An example of this would be the 38% drop in value in 2008. But, in 2009 the S Fund rallied and returned nearly 35% and continued its growth in 2010 for 29%. When you compare this to the numbers provided for the C Fund, you would have lost more value in 2008, but had more value by 2010.
I is for International Stock Index.
The I Fund is very similar to the C Fund in that it owns stocks in companies. The biggest difference is that it owns stocks in companies from over 20 developed countries. As such, this fund could have a great day when American stocks are down or vice versa.
Any stock can be influenced by new laws, elections, wars, trade agreements, and so many other things which are totally out of our control. By investing with foreign companies, you are diversifying any single risk factor which may plague one country.
As this fund does carry stock, it does have the risks associated with stocks. The biggest of all being the loss of value. Including the 40% loss in 2008, this fund has returned positive growth over the last 10 years.
Table of Growth:
The table below reflects the gains and loses for each of the five TSP funds. Even with the crushing loss of 2008, all of the TSP funds have positive growth over the last 10 years.
What about the L Funds?
L is for Lifecycle.
The explanation of TSP funds would not be complete without mentioning the Lifecycle Funds. L Funds were created in 2005 with one intent in mind, making TSP even easier. You might be scratching your head right now after reading about each fund and have no clue where to go next.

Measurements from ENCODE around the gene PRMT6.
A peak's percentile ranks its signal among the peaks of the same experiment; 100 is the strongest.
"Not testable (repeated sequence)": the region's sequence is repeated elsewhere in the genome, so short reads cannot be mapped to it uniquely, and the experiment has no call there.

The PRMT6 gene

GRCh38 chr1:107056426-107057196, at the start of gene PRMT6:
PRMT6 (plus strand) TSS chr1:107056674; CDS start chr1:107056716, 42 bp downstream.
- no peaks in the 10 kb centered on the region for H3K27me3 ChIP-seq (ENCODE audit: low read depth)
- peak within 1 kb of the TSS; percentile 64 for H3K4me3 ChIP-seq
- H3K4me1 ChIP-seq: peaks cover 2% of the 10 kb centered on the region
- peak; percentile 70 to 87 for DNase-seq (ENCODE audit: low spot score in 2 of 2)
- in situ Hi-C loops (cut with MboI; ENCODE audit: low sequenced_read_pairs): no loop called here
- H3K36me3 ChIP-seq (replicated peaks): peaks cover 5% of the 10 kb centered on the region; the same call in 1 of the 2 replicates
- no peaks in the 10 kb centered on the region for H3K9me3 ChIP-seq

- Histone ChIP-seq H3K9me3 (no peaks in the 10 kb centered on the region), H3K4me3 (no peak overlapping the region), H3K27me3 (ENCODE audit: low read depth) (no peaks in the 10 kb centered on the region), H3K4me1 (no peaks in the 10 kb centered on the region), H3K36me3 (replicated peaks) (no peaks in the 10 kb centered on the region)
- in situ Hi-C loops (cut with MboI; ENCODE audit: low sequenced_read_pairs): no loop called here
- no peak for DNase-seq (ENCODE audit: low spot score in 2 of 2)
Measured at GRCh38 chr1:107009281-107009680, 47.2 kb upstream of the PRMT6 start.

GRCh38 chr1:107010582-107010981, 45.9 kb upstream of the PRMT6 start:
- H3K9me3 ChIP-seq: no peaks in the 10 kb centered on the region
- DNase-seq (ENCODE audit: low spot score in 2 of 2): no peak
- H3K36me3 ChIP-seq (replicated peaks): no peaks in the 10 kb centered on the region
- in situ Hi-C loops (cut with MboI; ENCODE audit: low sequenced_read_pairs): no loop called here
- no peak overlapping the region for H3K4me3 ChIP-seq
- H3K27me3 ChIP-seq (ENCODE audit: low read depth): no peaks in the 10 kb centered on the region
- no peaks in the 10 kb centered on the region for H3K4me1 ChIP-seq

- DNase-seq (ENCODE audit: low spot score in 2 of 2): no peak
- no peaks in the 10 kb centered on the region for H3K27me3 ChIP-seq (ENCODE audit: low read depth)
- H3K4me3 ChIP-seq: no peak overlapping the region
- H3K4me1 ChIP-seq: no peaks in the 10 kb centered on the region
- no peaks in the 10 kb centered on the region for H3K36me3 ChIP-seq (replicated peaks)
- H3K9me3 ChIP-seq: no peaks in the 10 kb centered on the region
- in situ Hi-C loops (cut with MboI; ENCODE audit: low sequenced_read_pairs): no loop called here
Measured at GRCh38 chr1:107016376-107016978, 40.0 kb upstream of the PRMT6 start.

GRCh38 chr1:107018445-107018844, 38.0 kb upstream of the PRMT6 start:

That is where the L Funds kicks in and TSP gets Soldier proofed. The L Fund is a hybrid of all five of the TSP Funds.
As I mentioned earlier, you can afford some extra risk if your retirement is decades away. But as you arrive at your retirement, you might not want to have that much risk exposure. The L Funds have the additional advantage of automatically reducing the risk by changing out of the stock funds to more of the bond funds as you near retirement.
Like I said, TSP is fully automated to make investing easy for everyone. I say again, Soldier proofed.
If you decide to invest in the Lifecycle Funds, you will then have the decision of which of the five L Funds you want. TSP has conveniently named the L Funds with a year in which you anticipate drawing your TSP contributions. I know you would like to draw the money now but look for the year that is closest to when you turn 59.5 years old.
One final note on Lifecycle funds, when the date of the fund is reached they are absorbed into the L Income fund. For example, in the year 2020, the L 2020 will no longer exist and all of your funds invested in there will become L Income. But, at the same time, L 2060 will be added for everyone to invest in.